By Richard Pickering, Head of Futures Strategy
Customs crunch The Brexit debate is starting to focus on a single overriding issue – the Customs Union. Theresa May (perhaps against her own private position) is committed to a path that takes the UK out of the Customs Union. To remain in would have implications for UK sovereignty and our ability to negotiate new trade deals, which would be unacceptable to a powerful group within her Cabinet. Nevertheless, the alternative, which would result in a seemingly unresolvable issue with the Irish border, has been shunned by the Lords and may well not have sufficient support in the lower house. Vultures are starting to circle around May. If she can’t push this through her position appears untenable. A leadership challenge would open up a can of worms, which would be unhelpful at a point where the negotiations need focus. Remainers might perceive a chink in the Brexit armour; however, a U-turn on Brexit at this stage feels very unlikely. This does however leave an increasingly crucial unanswered question of what’s to be done to resolve this.
Shrinking homes Although we in the property industry tend to get hooked on square footage, the average house-buyer usually makes decisions in a more complex manner. Increasingly, whether one can own a home at all is the more important consideration. Therefore, in a world of falling real incomes and increasing house prices, is the solution to build smaller homes? Micro-flats and ‘rabbit hutch’ conversions have faced significant criticism, but this might just be a case of the market mechanism providing what is demanded. A recent study by LABC Warranty reveals that the average living room has decreased in size by c.7 sq m since the 1970s. New homes also have fewer and smaller bedrooms, resulting in the modern generation of houses being the smallest since the 1930s. Affordability is surely a driver; however, the trend to staying single and childless for longer (an increase of 4 years in the past 4 decades), together with lifestyles more focused outside the home, perhaps mitigates the need for larger housing. As new models of living emerge, which prioritise community (and shared space) over family (and private space) this trend may well have further to run.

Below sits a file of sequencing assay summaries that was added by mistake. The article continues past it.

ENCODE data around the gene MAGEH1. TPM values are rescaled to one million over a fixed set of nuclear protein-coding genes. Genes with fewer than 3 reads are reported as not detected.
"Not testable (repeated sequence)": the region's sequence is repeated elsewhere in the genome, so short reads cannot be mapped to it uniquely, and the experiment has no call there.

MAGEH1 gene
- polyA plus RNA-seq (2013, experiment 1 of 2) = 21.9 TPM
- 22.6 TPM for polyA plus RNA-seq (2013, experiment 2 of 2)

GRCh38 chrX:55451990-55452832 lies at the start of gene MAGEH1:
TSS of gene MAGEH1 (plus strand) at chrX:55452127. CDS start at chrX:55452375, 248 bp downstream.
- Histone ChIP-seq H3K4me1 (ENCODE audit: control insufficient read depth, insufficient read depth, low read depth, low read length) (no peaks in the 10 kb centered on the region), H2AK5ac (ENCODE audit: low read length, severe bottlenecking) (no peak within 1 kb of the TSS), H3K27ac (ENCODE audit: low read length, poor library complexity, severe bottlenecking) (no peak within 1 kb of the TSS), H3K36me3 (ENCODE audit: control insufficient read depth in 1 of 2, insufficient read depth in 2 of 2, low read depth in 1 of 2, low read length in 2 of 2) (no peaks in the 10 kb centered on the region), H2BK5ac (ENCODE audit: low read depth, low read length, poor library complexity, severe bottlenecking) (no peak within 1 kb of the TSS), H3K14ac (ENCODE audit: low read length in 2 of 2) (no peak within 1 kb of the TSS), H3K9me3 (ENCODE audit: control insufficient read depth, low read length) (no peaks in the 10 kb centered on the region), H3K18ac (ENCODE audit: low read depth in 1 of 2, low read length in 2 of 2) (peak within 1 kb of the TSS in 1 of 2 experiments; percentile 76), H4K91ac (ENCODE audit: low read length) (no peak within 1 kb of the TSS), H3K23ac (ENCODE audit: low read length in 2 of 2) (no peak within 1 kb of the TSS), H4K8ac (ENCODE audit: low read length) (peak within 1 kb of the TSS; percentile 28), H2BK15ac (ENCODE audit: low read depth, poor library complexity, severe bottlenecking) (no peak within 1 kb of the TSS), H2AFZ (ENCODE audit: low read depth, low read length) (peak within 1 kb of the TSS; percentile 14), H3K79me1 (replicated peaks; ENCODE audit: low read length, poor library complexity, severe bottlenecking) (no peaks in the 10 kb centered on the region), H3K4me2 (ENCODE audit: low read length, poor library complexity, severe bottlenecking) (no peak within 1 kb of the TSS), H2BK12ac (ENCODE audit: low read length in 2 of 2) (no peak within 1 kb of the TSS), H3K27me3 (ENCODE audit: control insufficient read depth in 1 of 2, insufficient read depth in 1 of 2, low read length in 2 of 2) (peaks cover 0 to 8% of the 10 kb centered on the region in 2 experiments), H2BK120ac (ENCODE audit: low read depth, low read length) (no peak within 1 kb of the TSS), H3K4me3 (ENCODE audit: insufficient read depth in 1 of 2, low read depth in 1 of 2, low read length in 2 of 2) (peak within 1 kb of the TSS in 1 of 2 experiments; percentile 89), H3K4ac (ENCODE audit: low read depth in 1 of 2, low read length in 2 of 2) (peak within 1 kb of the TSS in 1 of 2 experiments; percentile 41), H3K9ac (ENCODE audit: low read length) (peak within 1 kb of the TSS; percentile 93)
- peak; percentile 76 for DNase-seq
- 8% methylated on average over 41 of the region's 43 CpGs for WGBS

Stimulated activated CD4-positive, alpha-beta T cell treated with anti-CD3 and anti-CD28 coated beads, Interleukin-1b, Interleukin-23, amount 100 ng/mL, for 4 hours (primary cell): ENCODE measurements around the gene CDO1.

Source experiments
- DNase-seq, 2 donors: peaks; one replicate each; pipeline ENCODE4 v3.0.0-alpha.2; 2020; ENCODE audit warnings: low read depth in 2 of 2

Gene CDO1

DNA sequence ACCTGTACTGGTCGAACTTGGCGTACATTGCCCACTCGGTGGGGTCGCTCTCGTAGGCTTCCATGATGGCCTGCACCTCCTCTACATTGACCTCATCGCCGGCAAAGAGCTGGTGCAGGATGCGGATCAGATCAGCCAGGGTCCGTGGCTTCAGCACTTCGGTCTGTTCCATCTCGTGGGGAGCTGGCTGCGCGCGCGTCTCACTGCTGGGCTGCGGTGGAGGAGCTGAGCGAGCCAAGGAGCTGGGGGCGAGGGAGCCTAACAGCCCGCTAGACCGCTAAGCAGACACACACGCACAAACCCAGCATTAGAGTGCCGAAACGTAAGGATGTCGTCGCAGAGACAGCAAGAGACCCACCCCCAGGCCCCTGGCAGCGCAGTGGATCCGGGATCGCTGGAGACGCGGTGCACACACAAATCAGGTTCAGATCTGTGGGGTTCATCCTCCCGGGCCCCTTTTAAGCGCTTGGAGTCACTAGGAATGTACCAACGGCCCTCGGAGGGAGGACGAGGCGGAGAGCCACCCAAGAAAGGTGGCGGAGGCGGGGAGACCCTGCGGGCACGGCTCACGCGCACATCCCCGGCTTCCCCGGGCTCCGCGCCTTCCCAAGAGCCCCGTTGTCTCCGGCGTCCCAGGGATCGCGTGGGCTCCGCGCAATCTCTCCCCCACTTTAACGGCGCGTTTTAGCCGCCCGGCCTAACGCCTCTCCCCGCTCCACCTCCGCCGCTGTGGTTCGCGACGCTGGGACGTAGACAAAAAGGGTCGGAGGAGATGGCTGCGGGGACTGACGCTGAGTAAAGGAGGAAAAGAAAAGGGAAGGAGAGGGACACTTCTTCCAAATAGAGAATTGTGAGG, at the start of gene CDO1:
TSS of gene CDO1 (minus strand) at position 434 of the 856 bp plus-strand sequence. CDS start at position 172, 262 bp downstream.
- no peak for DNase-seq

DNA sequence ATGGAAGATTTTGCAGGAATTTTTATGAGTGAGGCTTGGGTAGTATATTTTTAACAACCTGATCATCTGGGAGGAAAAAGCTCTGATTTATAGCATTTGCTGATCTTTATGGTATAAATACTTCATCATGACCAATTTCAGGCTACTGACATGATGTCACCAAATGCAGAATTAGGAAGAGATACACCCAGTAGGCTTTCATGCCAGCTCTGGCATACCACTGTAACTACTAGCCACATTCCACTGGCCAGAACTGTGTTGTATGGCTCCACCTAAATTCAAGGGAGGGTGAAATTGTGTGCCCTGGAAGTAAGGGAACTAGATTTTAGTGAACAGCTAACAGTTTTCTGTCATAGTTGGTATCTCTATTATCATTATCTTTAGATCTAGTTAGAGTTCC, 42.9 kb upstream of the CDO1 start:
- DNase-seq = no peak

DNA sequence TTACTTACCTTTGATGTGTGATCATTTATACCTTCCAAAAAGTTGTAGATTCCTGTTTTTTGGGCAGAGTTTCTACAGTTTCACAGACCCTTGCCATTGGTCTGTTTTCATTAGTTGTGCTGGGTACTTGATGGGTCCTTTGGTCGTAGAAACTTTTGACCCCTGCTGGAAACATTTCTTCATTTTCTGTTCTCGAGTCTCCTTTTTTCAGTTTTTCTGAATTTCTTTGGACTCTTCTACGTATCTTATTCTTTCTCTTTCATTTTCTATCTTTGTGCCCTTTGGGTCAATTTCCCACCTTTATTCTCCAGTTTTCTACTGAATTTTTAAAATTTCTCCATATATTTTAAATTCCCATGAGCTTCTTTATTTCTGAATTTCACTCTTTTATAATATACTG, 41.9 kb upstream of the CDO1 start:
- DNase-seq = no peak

Level Up Warehouse space is on the up in more ways than one. A recent report by Oxford Martin predicted that over 2.3 billion square feet of warehousing space will be required by 2035 to service the burgeoning e-commerce market, which as a model already requires 300% more warehousing space compared with normal store-based fulfillment. As retailers such as Amazon have begun to offer same day and even same hour deliveries to their customers, the requirement to have a fulfillment centre as close to areas of population density as possible is becoming crucial to sustaining this business model. However, with large swathes of industrial land in London being lost to residential development and other competing uses, there is no longer the space to develop warehouses at the scale required. Shed developer Gazeley stepped into unchartered territory last week announcing that they will be developing the UK’s first three-storey warehouse at Silvertown. As land values rise and demand for sheds grows, so the economics push towards multi-storey logistics offerings – not uncommon elsewhere in the world. However, if drone deliveries take off in the way that Amazon’s patents predict, three storeys could quickly become ten.
St George’s Day It is perhaps fitting that the birth of the Royal Baby this week coincided with the day of England’s Patron Saint, leading Jeremy Corbyn to offer the public four new bank holidays, should he prevail at the next General Election. What greater exhibit of Englishness? Except of course St George was a Syrian who never visited these shores. Legend has it that Saint Andrew’s relics were inadvertently brought to Scotland when the monk carrying them was told to take them to the end of the earth, whereas David and Patrick were both in fact bishops of Wales and Ireland respectively. If Jeremy is looking for a fifth candidate, unlike the gentleman in question I have no doubt in recommending Saint Thomas for the role. Not only the Patron Saint of India, the apprehensive Thomas also holds the interesting portfolio of being the Patron Saint of land surveyors, architects …and politicians. He clearly has a lot to answer for. Join me in celebrating his feast on 3 July.